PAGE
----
Is a Women’s Testimony Worth Half of That of a Man in Islam?

There is a misconception that a woman’s testimony is worth half of that of a man in Islam. This can be traced to Verse 2:282 in the Holy Quran, which states that two men are to be called upon to witness a financial contract; if two men are not available, then one man and two women would suffice. So, two women would testify in place of a single male witness:

“O believers! When you contract a loan for a fixed period of time, commit it to writing… Call upon two of your men to witness. If two men cannot be found, then one man and two women of your choice will witness — so if one of the women forgets the other may remind her….” (Quran 2:282)

When reading this Verse, one can conclude that a woman’s testimony is worth only half of that of a man and that women are more prone to forgetting or making errors. However, the requirement of two women to replace one man exclusively refers to the witness of financial agreements and is not meant to be a general stipulation. The ruling of substituting two women for one man is not a statement that men are superior to women but has to do with social and cultural situations at the time the Holy Quran was sent down to humanity. At the time, women were not educated to be as literate as men. They were not involved in business transactions regarding trading caravans, making them prone to forget contractual details or making administrative errors. They were not as familiar with debt contracts and did not engage in their creation as often as men.

It’s human nature to have a weak memory of a matter you are less familiar with and in which you are not frequently involved. Men once handled all business trades while women stayed home, raising children. Asking two women to testify regarding financial contracts in place of one man was vital to protecting the money involved in the financial agreement. The Holy Quran takes the protection of financial contractors seriously.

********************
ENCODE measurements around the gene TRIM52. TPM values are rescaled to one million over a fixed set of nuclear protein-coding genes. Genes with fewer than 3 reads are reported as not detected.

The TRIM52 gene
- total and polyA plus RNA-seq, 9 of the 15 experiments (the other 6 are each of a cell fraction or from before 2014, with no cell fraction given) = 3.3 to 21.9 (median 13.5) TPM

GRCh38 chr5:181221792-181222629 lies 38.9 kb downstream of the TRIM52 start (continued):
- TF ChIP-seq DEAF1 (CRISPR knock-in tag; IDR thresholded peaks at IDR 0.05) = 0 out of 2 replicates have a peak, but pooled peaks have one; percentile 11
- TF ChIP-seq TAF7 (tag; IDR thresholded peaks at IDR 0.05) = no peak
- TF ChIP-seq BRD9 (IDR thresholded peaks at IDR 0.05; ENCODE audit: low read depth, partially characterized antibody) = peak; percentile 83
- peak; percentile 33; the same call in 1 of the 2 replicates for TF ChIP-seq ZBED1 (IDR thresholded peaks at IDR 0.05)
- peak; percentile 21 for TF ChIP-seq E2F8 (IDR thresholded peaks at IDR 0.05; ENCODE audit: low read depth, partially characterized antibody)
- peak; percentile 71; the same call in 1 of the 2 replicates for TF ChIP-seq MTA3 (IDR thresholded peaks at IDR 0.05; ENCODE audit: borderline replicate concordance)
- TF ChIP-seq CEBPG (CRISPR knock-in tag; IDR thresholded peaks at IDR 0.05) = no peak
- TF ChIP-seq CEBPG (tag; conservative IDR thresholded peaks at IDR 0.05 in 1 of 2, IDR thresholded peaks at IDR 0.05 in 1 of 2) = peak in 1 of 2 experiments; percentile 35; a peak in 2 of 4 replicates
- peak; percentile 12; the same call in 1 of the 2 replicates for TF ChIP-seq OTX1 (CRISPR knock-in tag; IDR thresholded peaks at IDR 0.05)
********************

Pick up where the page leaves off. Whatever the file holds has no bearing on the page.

In certain circumstances, a woman might have witnessed a debt contract, but may not be able to testify in court in front of a judge due to a condition of pregnancy, nursing, childbirth, etc., so a second female witness was sent to back up her witness. The second female witness can also be there for moral support, her presence lessening the likelihood of the first witness being intimidated, strengthening and protecting the female witness.

In short, the requirement of two women to substitute for one man is not a universal rule; it applies only to financial contracts. The Holy Quran speaks about witness testimony in numerous passages, with no specification of the gender of the witness made, except for the single Verse explicitly referring to financial transactions. In other scenarios, female testimony is equal to a man’s; in some cases, a woman’s testimony is weighted more than a man’s. And sometimes, in the case of issues specific to women, only a woman’s testimony is allowed.

Regarding this matter, one must understand the difference between witnessing a contract and testifying before a judge. A witness is present during the writing of a contract. Someone giving testimony goes before a judge in the case of a dispute between the two parties involved in an agreement. The Verse in question in this chapter is about women witnessing a contract and not testifying before a judge. A woman’s testimony before a judge is equal to the worth of a man’s. This Verse only references witnessing a contract, not someone’s testimony before a judge.

By no means is this Quranic ruling devaluing the reliability of a woman’s testimony, nor does it state that a woman’s intellect is less than that of a man. In Islam, a woman’s testimony is equal to a man’s. The highest and most important form of testimony is related to religion and is far more critical than a testimony regarding a financial contract. If one witness a saying of Prophet Muhammad, PBUH, known as hadith, and passes it down, no distinction is made between men and women witnesses: their testimonies are equal. The Prophet PBUH’s Wife, Aisha, is among the top narrators of hadith, and no one ever stated that her reports were worth half of that of a man. Her narrations were valued more than that of her other companions. Indeed, Prophet Muhammad PBUH and his companions took the sole testimony of women in many matters.

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